When Jin Lei graduated with his Master of Science in statistics from Northern Illinois University, a PhD in finance beckoned.
The alternative was pursuing a career in number-crunching. It simply didn’t hold the same allure as academia, however.
“You either work for a pharmaceutical company, Statistics Canada or the Bank of Canada where you have to code and crunch data all the time,” Lei said. “I really enjoy applying those things in the real world and it’s possible to do that in a business school.”
When the Goodman Assistant Professor earned his doctorate in finance from McMaster University, his classmates headed to Bay Street. Lei headed back to the classroom, but this time as a teacher.
This allowed him to interact with students and do research as a university lecturer rather than live the 9-to-5 corporate life. In other words, he felt he could have a more meaningful career in higher education versus one in a high-rise office tower.
Five years after arriving at Goodman to teach finance and do related research, Lei has been named the business school’s 2019 Emerging Scholar of the Year. The award confirms his decision to forge his own path in life.
“They make more than I do now but I prefer this lifestyle,” Lei said about his former classmates. “I like teaching students. I’m not after money, that’s not my value in life. I wanted to have a positive effect on people’s lives. I also enjoy the freedom of academic research.”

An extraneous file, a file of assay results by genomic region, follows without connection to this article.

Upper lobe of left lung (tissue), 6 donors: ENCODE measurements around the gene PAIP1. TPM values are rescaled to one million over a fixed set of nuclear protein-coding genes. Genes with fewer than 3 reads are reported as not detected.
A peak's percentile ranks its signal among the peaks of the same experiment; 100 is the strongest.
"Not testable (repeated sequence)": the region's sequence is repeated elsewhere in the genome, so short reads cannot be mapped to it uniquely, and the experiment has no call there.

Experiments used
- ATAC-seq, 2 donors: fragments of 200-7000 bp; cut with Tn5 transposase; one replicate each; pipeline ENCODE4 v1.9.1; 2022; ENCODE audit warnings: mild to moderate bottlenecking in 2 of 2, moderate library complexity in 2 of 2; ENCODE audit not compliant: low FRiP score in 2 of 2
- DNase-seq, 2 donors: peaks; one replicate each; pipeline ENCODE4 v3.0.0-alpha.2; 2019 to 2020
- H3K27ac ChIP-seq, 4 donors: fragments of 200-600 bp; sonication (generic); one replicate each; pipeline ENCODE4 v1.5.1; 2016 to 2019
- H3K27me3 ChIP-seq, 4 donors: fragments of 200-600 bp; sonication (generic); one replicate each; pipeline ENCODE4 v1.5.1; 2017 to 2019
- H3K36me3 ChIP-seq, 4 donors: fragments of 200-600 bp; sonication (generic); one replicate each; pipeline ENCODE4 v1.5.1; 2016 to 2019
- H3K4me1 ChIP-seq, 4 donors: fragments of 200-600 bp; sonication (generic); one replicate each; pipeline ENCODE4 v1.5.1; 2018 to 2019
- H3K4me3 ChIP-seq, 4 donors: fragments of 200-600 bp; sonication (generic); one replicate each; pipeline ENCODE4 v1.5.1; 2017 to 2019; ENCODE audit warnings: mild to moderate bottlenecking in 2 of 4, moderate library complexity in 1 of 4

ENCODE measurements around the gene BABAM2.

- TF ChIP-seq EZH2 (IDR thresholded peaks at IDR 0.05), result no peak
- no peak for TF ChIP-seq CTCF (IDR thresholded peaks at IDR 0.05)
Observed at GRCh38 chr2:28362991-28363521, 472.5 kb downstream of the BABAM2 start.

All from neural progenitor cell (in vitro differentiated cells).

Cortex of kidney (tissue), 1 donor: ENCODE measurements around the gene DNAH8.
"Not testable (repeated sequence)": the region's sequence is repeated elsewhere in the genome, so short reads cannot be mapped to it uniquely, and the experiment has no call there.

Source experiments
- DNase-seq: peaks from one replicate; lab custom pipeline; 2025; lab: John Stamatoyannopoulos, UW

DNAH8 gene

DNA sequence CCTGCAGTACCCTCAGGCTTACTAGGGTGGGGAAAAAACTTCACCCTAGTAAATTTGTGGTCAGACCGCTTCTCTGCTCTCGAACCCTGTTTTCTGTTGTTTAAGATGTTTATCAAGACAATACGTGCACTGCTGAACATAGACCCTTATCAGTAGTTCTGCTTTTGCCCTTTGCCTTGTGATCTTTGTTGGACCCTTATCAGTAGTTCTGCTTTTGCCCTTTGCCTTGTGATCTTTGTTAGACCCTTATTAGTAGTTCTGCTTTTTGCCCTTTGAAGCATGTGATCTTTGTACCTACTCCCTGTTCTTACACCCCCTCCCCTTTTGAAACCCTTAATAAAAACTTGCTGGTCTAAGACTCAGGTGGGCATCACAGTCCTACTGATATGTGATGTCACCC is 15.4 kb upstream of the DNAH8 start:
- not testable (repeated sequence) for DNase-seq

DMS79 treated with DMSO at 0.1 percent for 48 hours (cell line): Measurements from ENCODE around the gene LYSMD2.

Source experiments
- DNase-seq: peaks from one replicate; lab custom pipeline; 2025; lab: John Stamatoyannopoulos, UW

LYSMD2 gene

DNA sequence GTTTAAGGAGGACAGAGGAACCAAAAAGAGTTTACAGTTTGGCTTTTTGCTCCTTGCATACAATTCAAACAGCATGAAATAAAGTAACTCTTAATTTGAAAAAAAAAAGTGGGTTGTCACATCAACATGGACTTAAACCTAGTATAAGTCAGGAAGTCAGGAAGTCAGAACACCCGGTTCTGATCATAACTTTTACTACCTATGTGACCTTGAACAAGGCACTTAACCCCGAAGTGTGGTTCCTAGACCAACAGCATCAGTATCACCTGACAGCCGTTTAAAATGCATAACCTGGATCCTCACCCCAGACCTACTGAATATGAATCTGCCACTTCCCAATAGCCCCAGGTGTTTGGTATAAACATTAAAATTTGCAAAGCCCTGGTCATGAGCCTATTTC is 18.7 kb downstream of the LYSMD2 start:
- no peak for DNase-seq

In just a few short years as an academic, Lei has conducted innovative corporate and behavioural finance research that’s bound to be cited by students and colleagues for years to come.
Most recently, he co-authored a paper about credit risk contagion, exploring how firms and their stakeholders react to the financial distress of peer firms. Using the flu virus as metaphor, Lei and his fellow researchers determined the spillover of peer firms’ financial conditions shapes corporate financial policies and helps banks design efficient lending contracts to reduce loan default rates.
In the process, he came up with a new way to measure credit risk contagion. Lei is currently refining his research for publication. Ultimately, he has to convince journals and their readers of the merits of his methods.
“It’s not easy to do,” he said.
Still, it’s in keeping with Lei’s tendency not to follow the pack.
“The key is I constructed a new measure and captured something not already in the literature,” he said. “Other people can further extend the existing literature based on my work so that academics, professionals and policy-makers would have a better understanding of the business world.”
It’s a point of pride for Lei. So is sharing his findings with his students in the classroom, and with others in his field at conferences, where he’s proud to represent Brock and Goodman and spread the school’s strong reputation in teaching and research.
“It’s an honour for me to let them know there is a university called Brock and it’s doing important and meaningful research,” Lei said. “It’s my great pleasure to receive such a prestigious research award, and I would definitely continue conducting quality research. I’m very grateful for the tremendous research support provided through our business school.”